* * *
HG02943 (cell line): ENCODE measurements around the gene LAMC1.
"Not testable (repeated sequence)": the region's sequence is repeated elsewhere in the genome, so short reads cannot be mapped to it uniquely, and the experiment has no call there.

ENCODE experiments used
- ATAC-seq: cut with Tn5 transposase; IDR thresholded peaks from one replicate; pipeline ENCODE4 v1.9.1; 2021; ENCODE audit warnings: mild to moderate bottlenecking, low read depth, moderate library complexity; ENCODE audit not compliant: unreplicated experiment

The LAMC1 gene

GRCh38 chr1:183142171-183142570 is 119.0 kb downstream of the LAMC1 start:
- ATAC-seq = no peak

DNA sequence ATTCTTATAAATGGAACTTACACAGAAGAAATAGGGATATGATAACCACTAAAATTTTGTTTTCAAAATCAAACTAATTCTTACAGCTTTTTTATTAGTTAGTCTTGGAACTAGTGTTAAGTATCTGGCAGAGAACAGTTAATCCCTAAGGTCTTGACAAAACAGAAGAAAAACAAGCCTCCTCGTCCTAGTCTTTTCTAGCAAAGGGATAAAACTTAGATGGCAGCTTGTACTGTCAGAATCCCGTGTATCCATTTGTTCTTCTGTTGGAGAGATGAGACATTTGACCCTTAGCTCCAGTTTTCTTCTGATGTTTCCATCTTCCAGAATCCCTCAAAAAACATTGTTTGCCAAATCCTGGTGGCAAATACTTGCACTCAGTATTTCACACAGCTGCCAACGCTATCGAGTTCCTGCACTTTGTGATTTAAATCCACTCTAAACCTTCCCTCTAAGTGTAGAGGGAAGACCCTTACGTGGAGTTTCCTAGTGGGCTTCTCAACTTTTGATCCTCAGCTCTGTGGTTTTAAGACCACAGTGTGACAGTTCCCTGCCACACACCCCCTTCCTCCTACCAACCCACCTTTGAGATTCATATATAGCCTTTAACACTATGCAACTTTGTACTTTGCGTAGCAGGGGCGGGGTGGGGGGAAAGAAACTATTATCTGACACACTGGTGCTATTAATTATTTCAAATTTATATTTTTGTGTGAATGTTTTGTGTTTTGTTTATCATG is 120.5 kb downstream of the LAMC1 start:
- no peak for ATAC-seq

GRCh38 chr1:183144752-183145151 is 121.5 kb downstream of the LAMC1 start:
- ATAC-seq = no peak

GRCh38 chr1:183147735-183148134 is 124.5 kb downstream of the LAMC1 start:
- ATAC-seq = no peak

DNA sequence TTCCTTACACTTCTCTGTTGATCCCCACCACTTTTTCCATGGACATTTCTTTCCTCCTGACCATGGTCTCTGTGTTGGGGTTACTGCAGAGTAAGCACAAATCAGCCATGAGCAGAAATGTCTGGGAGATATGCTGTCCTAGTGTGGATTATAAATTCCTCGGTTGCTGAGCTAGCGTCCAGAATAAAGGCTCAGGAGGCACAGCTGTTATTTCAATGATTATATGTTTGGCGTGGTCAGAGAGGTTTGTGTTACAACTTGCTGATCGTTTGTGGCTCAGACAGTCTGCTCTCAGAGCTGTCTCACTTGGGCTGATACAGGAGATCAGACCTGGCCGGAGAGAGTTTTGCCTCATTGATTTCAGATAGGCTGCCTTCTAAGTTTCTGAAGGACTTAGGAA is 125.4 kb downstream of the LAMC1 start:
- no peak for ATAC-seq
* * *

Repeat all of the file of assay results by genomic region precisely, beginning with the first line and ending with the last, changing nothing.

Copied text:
HG02943 (cell line): ENCODE measurements around the gene LAMC1.
"Not testable (repeated sequence)": the region's sequence is repeated elsewhere in the genome, so short reads cannot be mapped to it uniquely, and the experiment has no call there.

ENCODE experiments used
- ATAC-seq: cut with Tn5 transposase; IDR thresholded peaks from one replicate; pipeline ENCODE4 v1.9.1; 2021; ENCODE audit warnings: mild to moderate bottlenecking, low read depth, moderate library complexity; ENCODE audit not compliant: unreplicated experiment

The LAMC1 gene

GRCh38 chr1:183142171-183142570 is 119.0 kb downstream of the LAMC1 start:
- ATAC-seq = no peak

DNA sequence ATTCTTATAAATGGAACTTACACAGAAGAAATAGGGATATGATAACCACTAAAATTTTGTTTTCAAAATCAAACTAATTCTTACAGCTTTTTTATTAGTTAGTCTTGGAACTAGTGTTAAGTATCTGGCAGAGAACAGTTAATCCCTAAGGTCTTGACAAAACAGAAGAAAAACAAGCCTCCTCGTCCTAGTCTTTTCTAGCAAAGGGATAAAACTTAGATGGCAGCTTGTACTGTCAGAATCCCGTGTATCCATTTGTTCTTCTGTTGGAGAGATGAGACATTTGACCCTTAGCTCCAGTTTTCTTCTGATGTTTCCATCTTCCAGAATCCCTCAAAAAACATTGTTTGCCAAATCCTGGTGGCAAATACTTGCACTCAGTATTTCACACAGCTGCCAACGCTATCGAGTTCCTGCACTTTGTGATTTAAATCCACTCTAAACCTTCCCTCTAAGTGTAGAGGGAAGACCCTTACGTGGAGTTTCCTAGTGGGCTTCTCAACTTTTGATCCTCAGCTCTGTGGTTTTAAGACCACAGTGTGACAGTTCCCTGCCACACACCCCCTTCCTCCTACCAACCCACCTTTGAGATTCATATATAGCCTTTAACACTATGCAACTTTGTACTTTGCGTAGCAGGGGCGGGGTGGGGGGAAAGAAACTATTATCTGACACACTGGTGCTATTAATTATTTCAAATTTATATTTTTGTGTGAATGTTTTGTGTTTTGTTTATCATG is 120.5 kb downstream of the LAMC1 start:
- no peak for ATAC-seq

GRCh38 chr1:183144752-183145151 is 121.5 kb downstream of the LAMC1 start:
- ATAC-seq = no peak

GRCh38 chr1:183147735-183148134 is 124.5 kb downstream of the LAMC1 start:
- ATAC-seq = no peak

DNA sequence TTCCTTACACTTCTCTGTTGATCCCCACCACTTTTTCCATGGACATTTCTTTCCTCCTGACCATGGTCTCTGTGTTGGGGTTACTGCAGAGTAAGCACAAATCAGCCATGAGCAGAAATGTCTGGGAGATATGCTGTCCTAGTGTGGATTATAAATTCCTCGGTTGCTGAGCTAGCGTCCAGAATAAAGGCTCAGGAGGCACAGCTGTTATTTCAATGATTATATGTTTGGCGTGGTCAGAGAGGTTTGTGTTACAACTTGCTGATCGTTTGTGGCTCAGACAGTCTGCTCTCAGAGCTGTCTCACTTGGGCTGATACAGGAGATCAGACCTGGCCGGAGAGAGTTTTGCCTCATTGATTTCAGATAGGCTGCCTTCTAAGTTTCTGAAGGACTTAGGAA is 125.4 kb downstream of the LAMC1 start:
- no peak for ATAC-seq